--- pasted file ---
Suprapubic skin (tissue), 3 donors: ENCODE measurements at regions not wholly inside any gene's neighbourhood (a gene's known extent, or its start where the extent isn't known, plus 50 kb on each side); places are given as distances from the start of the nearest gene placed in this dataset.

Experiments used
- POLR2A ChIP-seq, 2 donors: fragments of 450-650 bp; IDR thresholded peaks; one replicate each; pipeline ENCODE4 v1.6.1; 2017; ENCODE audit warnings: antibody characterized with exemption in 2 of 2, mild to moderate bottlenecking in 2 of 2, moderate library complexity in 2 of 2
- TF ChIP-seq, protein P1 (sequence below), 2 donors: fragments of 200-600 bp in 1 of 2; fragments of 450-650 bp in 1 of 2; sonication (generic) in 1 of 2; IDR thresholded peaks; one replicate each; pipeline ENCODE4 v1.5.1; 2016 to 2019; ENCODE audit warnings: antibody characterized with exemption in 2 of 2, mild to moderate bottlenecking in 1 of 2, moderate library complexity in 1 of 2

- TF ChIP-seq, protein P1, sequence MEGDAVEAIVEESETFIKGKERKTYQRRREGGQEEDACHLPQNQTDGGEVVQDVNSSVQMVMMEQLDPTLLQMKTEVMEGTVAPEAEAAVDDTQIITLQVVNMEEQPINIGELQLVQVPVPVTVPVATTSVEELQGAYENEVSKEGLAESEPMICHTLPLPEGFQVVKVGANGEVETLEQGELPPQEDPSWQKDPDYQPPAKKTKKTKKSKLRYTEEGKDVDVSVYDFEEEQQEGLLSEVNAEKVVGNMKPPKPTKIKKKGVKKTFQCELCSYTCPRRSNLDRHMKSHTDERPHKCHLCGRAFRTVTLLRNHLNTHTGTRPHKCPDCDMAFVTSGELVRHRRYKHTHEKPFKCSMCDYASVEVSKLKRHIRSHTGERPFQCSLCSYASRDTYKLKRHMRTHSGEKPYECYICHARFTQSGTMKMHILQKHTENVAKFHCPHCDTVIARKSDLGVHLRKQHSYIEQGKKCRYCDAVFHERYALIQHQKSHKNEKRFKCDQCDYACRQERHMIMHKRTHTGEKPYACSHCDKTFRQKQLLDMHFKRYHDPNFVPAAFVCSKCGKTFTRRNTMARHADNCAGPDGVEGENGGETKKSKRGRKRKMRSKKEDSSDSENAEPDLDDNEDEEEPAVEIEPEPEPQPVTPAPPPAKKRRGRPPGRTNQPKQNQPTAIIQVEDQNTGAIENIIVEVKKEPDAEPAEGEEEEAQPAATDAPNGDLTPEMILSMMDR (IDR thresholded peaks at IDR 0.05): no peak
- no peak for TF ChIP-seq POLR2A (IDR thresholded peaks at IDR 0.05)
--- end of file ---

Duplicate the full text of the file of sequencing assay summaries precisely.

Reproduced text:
Suprapubic skin (tissue), 3 donors: ENCODE measurements at regions not wholly inside any gene's neighbourhood (a gene's known extent, or its start where the extent isn't known, plus 50 kb on each side); places are given as distances from the start of the nearest gene placed in this dataset.

Experiments used
- POLR2A ChIP-seq, 2 donors: fragments of 450-650 bp; IDR thresholded peaks; one replicate each; pipeline ENCODE4 v1.6.1; 2017; ENCODE audit warnings: antibody characterized with exemption in 2 of 2, mild to moderate bottlenecking in 2 of 2, moderate library complexity in 2 of 2
- TF ChIP-seq, protein P1 (sequence below), 2 donors: fragments of 200-600 bp in 1 of 2; fragments of 450-650 bp in 1 of 2; sonication (generic) in 1 of 2; IDR thresholded peaks; one replicate each; pipeline ENCODE4 v1.5.1; 2016 to 2019; ENCODE audit warnings: antibody characterized with exemption in 2 of 2, mild to moderate bottlenecking in 1 of 2, moderate library complexity in 1 of 2

- TF ChIP-seq, protein P1, sequence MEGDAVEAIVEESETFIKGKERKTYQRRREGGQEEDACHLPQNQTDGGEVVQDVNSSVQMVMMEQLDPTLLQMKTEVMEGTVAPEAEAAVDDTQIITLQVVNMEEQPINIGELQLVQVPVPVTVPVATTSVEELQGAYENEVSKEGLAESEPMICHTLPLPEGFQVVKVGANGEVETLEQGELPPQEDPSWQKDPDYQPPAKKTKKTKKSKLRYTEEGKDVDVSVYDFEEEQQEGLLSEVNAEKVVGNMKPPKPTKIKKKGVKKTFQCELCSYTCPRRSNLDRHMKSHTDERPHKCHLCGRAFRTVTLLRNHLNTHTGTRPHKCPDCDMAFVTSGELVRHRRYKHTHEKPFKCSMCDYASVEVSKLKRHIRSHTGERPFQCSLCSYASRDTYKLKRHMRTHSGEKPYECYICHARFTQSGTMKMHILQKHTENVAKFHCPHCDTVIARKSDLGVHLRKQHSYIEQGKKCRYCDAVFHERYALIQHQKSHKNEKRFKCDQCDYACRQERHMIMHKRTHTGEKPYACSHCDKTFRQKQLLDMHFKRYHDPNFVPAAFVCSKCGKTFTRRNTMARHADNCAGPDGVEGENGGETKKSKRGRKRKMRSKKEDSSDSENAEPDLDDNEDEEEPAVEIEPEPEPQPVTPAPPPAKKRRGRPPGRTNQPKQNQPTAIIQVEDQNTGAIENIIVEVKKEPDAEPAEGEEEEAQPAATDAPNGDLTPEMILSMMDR (IDR thresholded peaks at IDR 0.05): no peak
- no peak for TF ChIP-seq POLR2A (IDR thresholded peaks at IDR 0.05)